Digital signatures are a different
application of the asymmetric algorithms . You use an asymmetric key pair to create a
"signature" for a message by adding
a signature function to the asymmetric
algorithm. The recipient can verify the signature
using
a verification
function. Asymmetric algorithms that support signature and
verification functions
are digital signature algorithms. Each digital
signature is specific to an individual message or document, and if
Alice signs a message, Bob can be confident that Eve has not sent him
a forgery.
Figure 1 provides an overview of using digital
signatures, which work as follows:
Alice selects an asymmetric signature algorithm and follows the key
generation protocol to create a new pair of keys. She keeps her
private key secret and sends the public key to Bob.
Alice composes a message and creates a signature using her private
key.
Alice sends the message and the signature to Bob.
Bob uses Alice's public key to verify the signature.
If the signature is valid, Bob can be confident that:
Alice is truly the author of the message.
Eve has not altered the message contents.
Notice that Alice, the sender of the message, creates the key pair
and retains the private key; this is different from asymmetric
encryption, where the recipient (Bob) is responsible for key
creation. Digitally signing a message creates a separate piece of
data, which Alice sends to Bob along with the message.
The relatively slow performance of asymmetric algorithms means that
Alice does not sign the entire message she wants to send; instead,
she creates a cryptographic hash code for the message and signs this
instead. Subject to the limitations of hash code security , signing hash code for a message is
equivalent to signing the message itself, but is much faster, because
the hash code is less data to process with the asymmetric algorithm.
Figure 2 illustrates the way that Alice creates
the signature by using her private key, the data hash code, and the
asymmetric signature function.
Bob verifies the signature by creating his own hash code and using
the asymmetric signature verification and Alice's
public key. Bob cannot verify the signature if the message is altered
in any way, meaning that Eve cannot secretly tamper with the contents
and Bob cannot alter a message and later claim that Alice had signed
the altered version. Alice and Bob must use the same hash code
algorithm; otherwise, Bob will not be able to verify valid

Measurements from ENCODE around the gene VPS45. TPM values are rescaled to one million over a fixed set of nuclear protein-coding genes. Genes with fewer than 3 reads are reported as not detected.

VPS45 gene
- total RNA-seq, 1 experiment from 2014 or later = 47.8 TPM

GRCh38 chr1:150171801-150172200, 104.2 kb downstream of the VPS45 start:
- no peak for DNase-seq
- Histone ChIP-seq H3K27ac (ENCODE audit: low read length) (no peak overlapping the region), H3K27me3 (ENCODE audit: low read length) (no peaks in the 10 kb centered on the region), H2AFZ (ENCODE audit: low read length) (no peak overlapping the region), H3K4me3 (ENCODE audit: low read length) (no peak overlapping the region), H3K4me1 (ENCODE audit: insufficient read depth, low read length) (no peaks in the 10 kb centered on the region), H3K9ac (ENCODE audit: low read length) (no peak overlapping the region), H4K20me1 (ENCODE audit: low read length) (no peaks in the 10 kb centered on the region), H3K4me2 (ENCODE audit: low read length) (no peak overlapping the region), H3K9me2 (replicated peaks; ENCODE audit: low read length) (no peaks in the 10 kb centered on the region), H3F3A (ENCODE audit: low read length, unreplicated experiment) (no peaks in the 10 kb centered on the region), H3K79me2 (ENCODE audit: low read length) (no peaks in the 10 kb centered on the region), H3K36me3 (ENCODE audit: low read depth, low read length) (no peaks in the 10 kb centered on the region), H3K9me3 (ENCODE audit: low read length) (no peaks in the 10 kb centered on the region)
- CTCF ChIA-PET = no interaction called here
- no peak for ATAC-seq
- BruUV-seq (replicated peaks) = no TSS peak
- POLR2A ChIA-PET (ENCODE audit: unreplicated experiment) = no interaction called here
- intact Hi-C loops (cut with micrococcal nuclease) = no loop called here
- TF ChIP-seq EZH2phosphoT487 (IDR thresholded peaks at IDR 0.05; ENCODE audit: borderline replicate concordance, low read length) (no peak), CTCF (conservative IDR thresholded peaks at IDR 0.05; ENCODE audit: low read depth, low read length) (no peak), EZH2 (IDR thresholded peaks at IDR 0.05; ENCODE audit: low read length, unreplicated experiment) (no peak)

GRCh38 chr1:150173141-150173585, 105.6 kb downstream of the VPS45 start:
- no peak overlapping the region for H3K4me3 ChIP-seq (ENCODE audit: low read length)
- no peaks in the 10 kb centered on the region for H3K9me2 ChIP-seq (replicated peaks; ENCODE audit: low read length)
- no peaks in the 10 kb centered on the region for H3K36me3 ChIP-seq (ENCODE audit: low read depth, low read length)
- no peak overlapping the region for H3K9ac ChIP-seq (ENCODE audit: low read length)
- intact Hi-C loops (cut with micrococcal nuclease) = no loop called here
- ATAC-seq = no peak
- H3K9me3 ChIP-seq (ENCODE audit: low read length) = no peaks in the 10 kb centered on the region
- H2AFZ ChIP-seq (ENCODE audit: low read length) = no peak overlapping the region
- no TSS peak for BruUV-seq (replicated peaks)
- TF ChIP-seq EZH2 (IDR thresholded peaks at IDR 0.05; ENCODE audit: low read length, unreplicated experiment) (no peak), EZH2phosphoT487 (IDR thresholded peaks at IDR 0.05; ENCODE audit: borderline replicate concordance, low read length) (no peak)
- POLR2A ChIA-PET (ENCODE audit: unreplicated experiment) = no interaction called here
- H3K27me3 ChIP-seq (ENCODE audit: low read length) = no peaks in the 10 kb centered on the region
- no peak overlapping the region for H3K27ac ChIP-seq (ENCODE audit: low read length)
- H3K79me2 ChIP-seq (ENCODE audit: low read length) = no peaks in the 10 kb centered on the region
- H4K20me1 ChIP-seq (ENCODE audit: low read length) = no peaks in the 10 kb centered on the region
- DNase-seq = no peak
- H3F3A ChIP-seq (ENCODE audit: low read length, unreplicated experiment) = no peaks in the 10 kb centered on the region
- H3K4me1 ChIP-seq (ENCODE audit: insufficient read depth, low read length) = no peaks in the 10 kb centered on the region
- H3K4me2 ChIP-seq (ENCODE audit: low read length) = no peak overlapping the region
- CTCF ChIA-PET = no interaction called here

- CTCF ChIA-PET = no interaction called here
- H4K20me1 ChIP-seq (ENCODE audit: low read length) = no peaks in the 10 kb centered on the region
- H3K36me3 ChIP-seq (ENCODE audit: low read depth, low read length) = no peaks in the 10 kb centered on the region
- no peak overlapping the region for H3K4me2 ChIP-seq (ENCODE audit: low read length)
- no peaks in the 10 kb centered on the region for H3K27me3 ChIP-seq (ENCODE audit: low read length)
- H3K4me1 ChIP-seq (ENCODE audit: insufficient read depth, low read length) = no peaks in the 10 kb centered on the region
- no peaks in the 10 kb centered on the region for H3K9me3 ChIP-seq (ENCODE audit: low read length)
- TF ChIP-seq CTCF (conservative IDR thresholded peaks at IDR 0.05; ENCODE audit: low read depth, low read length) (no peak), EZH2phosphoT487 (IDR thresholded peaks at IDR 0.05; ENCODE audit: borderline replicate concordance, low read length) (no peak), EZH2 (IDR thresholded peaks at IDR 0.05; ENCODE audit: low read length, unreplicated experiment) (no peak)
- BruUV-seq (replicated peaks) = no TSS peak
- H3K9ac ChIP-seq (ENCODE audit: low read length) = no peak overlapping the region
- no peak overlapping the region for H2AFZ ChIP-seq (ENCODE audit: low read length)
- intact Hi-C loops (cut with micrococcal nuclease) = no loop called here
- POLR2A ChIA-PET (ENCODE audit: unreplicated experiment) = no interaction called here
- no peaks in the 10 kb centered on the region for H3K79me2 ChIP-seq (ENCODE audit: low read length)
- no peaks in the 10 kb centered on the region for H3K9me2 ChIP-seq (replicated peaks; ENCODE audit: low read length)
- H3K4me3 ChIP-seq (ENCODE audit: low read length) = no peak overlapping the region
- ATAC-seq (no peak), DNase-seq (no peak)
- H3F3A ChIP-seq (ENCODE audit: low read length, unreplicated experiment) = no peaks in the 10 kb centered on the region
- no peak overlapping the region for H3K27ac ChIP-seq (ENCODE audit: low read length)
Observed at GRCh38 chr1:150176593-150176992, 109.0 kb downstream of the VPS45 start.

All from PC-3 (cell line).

signatures. Figure 3 illustrates how Bob verifies
a signature.
Digital signatures allow more than one person to sign a message or
document, such as a contract. Each person signs the message using the
basic protocol we described, and sends their signature to all of the
other signatories. If Alice and Bob wish to sign a digital contract,
the basic protocol that they use is as follows:
Alice and Bob agree on the contents of the contract they will sign.
Alice creates a hash code for the contract and signs it with her
private key.
Bob creates a hash code for the contract and signs it with his
private key.
Alice and Bob exchange digital signatures and public keys.
Alice checks that Bob has used the correct hash code (and therefore
has signed the expected version of the contract) and verifies the
signature using his public key.
Bob checks that Alice has used the correct hash code and verifies the
signature using her public key.
Should there be any dispute, a third party (perhaps a judge or other
arbitrator) can use Alice and Bob's pubic keys to
verify that both Alice and Bob have signed the same contract. Neither
party can alter the contract (because then the hash code would not match)
nor deny that they signed the contract (because the third party can
verify each separate signature).
1. Digital Signature Security
Digital signatures have two objectives: they must be
cryptographically secure and they must provide equivalent security
features to an ink signature on a printed document. We summarize the
security features of digital signatures as follows:
Eve should not be able to forge Alice's digital
signature.
Eve cannot create a fake signature unless she
knows
Alice's private key; as in almost all aspects of
cryptography, digital signatures rely on the careful protection and
management of keys. If Eve could forge Alice's
signature, Eve could make it appear that Alice has signed any
document.
Eve should not be able to reuse one of Alice's
digital signatures.
Eve can only take Alice's signature from
one
document and associate it with another if both documents produce the
same data hash code.
Eve should not be able to alter a signed document.
If Eve alters the content of a document, then
Alice's signature will no longer be valid, because the
altered document will produce a different data hash code to the one
that Alice signed. Eve could alter a document successfully if it
resulted in the same data hash code as the original (which is, in
effect, the same as reusing Alice's signature).
Alice should not be able to deny that she has signed a document.
Alice cannot sign a document and then later claim that she did not,
because we assume that she is the only person who knows her secret
key. If she suspects that her key has been compromised, then she must
create a new key pair.
From these features, you can see that digital signatures provide a
reasonable analogue to a physical signature. You can also see that
the entire security of digital signatures is dependent on the
following assumptions:
We know that these assumptions are optimistic. Eve can find
Alice's secret key by testing every possible value
and find a document that results in a specific hash code if she
creates and tests enough variations.We found
that Eve can do these things, but that they can
take her a very long time to accomplish. The security of digital
signatures, like every other aspect of cryptography, is based on
probabilities and effective key management. When using digital
signatures, you should be aware that they are susceptible to the same
attacks as data hash codes and asymmetric keys.
The final point raises a very serious issue. Alice should not be able
to sign a document and then later claim that she did not. Relying on
digital signatures means making another assumption: Alice is
responsible for all signatures created with her private key, even if